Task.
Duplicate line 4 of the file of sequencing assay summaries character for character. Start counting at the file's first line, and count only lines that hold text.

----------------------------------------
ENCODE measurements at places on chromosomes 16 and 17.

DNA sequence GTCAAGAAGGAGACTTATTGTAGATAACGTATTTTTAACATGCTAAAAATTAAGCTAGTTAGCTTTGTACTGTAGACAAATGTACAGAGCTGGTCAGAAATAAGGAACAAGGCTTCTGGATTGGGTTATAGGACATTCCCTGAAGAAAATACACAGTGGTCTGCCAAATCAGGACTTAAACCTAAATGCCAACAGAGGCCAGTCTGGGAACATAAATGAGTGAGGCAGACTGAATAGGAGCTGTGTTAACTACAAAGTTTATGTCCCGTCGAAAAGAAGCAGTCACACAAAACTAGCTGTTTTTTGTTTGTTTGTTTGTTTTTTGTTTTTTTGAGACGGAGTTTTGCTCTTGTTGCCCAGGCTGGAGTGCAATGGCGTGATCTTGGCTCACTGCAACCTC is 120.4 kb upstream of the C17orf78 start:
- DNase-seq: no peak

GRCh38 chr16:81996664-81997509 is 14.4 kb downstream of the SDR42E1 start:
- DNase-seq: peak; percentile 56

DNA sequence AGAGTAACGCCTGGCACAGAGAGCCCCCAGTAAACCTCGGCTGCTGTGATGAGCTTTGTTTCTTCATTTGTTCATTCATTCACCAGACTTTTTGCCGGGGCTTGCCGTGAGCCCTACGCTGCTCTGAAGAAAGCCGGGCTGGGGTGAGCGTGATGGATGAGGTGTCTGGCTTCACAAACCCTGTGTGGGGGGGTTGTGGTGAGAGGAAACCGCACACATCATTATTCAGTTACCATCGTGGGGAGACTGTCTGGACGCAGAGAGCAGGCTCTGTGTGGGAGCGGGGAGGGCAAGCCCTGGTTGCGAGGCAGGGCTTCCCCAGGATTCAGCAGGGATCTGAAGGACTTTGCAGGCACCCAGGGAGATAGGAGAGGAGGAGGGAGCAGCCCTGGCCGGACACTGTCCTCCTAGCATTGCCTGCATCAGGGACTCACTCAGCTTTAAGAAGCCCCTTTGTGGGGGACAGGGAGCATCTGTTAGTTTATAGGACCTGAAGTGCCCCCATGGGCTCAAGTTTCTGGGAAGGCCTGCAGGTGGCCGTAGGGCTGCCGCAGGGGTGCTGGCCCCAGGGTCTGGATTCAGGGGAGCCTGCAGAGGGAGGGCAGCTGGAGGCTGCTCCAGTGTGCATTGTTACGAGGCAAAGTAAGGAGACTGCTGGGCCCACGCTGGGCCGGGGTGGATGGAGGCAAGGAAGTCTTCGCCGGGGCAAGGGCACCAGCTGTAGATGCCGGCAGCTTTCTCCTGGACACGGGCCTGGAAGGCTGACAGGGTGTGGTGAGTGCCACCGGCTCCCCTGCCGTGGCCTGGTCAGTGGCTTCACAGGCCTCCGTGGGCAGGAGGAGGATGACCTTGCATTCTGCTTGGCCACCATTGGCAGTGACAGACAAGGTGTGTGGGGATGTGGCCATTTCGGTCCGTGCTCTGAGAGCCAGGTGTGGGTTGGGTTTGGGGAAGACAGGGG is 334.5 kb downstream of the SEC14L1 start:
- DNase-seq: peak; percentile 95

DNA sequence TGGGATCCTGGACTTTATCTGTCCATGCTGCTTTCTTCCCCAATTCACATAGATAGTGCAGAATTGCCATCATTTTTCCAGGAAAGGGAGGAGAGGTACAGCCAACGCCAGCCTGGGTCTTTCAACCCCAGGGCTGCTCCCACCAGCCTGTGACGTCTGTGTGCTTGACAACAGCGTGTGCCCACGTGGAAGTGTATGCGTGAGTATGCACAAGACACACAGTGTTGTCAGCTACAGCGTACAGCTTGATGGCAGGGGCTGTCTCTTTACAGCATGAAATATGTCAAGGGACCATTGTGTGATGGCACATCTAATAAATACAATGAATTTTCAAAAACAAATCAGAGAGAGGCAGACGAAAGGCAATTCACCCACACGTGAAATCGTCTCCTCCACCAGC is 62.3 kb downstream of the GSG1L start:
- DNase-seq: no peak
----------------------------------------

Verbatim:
GRCh38 chr16:81996664-81997509 is 14.4 kb downstream of the SDR42E1 start: